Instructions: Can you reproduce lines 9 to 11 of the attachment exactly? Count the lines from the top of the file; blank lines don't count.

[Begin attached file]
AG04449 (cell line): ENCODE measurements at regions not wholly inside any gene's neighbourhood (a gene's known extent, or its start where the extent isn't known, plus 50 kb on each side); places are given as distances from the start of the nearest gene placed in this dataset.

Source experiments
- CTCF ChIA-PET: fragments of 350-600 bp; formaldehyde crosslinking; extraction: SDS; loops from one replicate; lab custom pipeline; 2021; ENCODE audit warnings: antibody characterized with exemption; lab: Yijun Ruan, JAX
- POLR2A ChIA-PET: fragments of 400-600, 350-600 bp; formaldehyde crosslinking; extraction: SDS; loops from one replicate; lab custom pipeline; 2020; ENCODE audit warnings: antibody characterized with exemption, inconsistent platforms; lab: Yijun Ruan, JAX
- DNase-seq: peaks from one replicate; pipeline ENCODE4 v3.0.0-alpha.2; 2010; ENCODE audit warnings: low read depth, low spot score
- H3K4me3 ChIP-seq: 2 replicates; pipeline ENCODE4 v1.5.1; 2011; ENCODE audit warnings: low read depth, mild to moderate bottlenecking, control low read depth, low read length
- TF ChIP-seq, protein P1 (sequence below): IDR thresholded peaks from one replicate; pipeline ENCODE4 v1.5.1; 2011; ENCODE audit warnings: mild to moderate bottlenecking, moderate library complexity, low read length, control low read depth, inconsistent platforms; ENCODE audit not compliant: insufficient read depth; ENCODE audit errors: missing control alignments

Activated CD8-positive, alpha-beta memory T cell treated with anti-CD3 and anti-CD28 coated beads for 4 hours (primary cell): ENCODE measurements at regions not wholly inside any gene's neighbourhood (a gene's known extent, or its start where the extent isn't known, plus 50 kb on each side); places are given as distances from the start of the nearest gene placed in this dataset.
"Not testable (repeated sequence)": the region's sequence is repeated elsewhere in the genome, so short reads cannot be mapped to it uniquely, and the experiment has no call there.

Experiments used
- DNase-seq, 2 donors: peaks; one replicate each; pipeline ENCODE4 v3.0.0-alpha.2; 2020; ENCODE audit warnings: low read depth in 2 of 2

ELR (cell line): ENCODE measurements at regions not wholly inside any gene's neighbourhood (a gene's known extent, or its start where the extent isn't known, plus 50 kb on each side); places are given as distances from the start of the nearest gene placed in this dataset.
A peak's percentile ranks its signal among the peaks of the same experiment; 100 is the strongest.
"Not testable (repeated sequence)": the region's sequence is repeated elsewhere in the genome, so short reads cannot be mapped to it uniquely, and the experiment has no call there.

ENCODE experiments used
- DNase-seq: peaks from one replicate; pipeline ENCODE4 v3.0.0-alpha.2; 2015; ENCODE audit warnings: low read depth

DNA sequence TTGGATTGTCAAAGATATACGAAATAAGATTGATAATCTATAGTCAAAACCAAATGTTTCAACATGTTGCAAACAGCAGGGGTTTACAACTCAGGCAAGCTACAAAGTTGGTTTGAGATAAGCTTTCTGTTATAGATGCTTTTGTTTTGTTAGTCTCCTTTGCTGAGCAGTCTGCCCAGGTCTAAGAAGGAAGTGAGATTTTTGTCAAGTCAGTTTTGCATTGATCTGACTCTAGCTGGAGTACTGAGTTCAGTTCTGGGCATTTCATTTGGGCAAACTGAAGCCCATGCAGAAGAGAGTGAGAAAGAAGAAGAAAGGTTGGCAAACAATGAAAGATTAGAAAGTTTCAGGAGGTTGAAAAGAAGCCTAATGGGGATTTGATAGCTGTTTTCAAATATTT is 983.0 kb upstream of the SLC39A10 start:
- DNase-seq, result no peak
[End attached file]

"Not testable (repeated sequence)": the region's sequence is repeated elsewhere in the genome, so short reads cannot be mapped to it uniquely, and the experiment has no call there.

Experiments used
- DNase-seq, 2 donors: peaks; one replicate each; pipeline ENCODE4 v3.0.0-alpha.2; 2020; ENCODE audit warnings: low read depth in 2 of 2